Kigelia is a large system of fonts that coordinates in character the most prominent writing systems in Africa. It contains a typographic richness and technical functionality previously unavailable for several languages on the African continent.
The Kigelia typeface system has 10 fonts in 5 weights.
This system is named after the Kigelia Africana, a tree which occurs throughout tropical Africa from Eritrea and Chad to northern South Africa, and west to Senegal and Namibia.
Source: Apple Inc.
Source: Radio France Internationale
Source: Andries, Yergeau, LaBonté
Source: Ethnologue, Wikipedia
Source: Ethnologue, ScriptSource
Kigelia’s Greek and Cyrillic complements provide extended script support to scholars in/of Africa.
Begun in 2014, this typeface was designed by Mark Jamra and Neil Patel from in-depth research and consultation with script and language experts, both inside and outside the respective language communities that use these scripts. The scripts in Kigelia are Latin (IPA & ARA), N’ko, Adlam, Vai, Ge’ez (Ethiopic), Tifinagh, Osmanya, Cyrillic and Greek. An Arabic complement is currently in development. This is a type system that can handle multilingual tasks, and is also designed with mobile devices in mind, since these are the motors of communications and commerce in Africa.
Africa contains over 2000 languages spoken by approximately 1.216 billion people. An estimated 67% of Africa’s population has mobile phones, with text messaging being the most common use [Pew Research]. Sub-Saharan Africa has seen great improvements in connectivity infrastructure and affordability in the last six years. But currently, the number of internet users is much lower than in other parts of the world, with about 28.3% of the population being online as compared to the global average of over 45%. A number of surveys conducted across the continent conclude that the low internet adoption rate is due to the lack of indigenous content.
Locally created content must be in familiar languages, which is often an issue in African countries whose populations are not always comfortable in the official government language. This impacts social media, health and business communications, mobile banking and government e-services, as not everyone speaks the government language.
While many Africans can communicate in multiple African languages, day-to-day communication is done in each community’s native language which is more adequate for expressing nuance and the complex ideas that are inherent to their cultural traditions.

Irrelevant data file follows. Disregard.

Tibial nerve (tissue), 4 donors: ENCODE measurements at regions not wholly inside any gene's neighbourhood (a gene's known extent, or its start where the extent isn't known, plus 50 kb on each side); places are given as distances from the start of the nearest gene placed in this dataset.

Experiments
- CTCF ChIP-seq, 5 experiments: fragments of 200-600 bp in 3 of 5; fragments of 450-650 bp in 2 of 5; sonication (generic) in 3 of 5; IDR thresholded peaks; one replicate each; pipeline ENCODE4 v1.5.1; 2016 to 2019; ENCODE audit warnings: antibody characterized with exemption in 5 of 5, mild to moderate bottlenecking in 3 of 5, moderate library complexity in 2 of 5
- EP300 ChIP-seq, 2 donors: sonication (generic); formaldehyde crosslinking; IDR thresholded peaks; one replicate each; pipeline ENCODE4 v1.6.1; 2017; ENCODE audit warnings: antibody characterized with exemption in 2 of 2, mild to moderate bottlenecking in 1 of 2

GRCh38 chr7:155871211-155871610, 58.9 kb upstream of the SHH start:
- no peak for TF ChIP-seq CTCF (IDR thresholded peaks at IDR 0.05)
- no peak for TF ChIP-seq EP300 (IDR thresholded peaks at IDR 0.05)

We hope the use of Kigelia will help promote literacy and commerce in Africa, as well as the creation of rich and relevant local content which is essential to increasing the availability of important resources online.
Most widespread digital renderings of African scripts are limited in scope, often functioning poorly and consisting of only one font. They often have poorly rendered glyphs resulting from insufficient research, and they also suffer from the oversimplification of complex and nuance-rich forms. This graphic reduction leads to a mechanical sterility that renders invisible the humanity and cultural richness behind each script. With the design of Kigelia, we wanted to restore this warmth and humanity by designing the typefaces through prolonged research, the study of original manuscripts, and productive dialogues with members of the language communities that use the scripts. We managed to develop a form strategy that takes into account the historical forms of these scripts as well as the technical restrictions of mobile device screens.
We’re delighted to welcome Microsoft as the first licensee of the Kigelia typeface family.
Research, Design & Production:
We strove to attain accuracy in the form and functionality of Kigelia, and we are very grateful for the guidance and information provided during those efforts by the following scholars, linguists, researchers, literacy activists, type designers and institutions:
iOS and Android testing devices generously procured or provided by George LaRou, Abby Labonville, Nicole Thiel, Tim McCreight and Matthieu Cheminée.
Kigelia microsite: Steve Bowden, Steven Howard, Adam LaCasse
JamraPatel is the design studio of Mark Jamra and Neil Patel. With 40 years of combined experience in type design, we enjoy creating innovative type systems with multiple scripts for use in under-supported language communities in the U.S. and abroad. Our process involves extensive research, dialogues with authoritative experts, and doing what is necessary to create useful designs that are respectful of the needs and culture of each specific language community.